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Feminizing effects of ethinylestradiol in roach (Rutilus rutilus) populations with different estrogenic pollution exposure histories

Patrick B. Hamilton Orcid Logo, Alice Baynes Orcid Logo, Elizabeth Nicol, Graham Harris, Tamsyn Uren Webster Orcid Logo, Nicola Beresford, Marta Straszkiewicz, Susan Jobling, Charles R. Tyler

Aquatic Toxicology, Volume: 249, Start page: 106229

Swansea University Author: Tamsyn Uren Webster Orcid Logo

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Abstract

Experimental exposures aimed at assessing the risks posed by estrogens in waste-water treatment work (WwTW) effluents to fish populations have rarely considered whether populations differ in their sensitivity to estrogenic compounds. This is despite evidence that selection at genes involved in the e...

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Published in: Aquatic Toxicology
ISSN: 0166-445X
Published: Elsevier BV 2022
Online Access: Check full text

URI: https://cronfa.swan.ac.uk/Record/cronfa60309
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Abstract: Experimental exposures aimed at assessing the risks posed by estrogens in waste-water treatment work (WwTW) effluents to fish populations have rarely considered whether populations differ in their sensitivity to estrogenic compounds. This is despite evidence that selection at genes involved in the estrogen response has occurred in wild populations, and evidence that genotype can influence estrogen-response. In this study we compare the effects of a two-year exposure to a low measured concentration (1.3 ng/L) of ethinylestradiol (EE2) on the sexual development of roach (Rutilus rutilus) whose parental generation was sampled from two river stretches heavily contaminated with WwTW effluent and from two without any known WwTW effluent contamination. Exposure to EE2 significantly reduced the proportion of genetic males and induced a range of feminized phenotypes in males. Significantly, exposure also increased the proportion of genetic females with vitellogenic oocytes from 51 to 96%, raising the possibility that estrogen pollution could impact populations of annually spawning fish species through advancing female reproduction by at least a year. However, there was no evidence that river origin affected sensitivity to estrogens in either sex. Thus, we conclude that chronic exposure to low level EE2 has reproductive health outcomes for both male and female roach, but we find no evidence that the nature or magnitude of the response is affected by the population origin.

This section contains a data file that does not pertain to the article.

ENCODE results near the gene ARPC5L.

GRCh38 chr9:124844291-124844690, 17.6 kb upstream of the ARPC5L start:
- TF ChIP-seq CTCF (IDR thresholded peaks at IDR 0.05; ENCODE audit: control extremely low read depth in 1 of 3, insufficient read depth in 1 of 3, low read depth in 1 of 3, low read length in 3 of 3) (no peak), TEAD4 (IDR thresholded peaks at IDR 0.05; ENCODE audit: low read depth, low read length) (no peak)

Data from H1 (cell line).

Keywords: Ecotoxicology, Endocrine disruption, Pollution, Estrogen
College: Faculty of Science and Engineering
Funders: The UK Natural Environmental Research Council (NERC; NE/K004263/1)
Start Page: 106229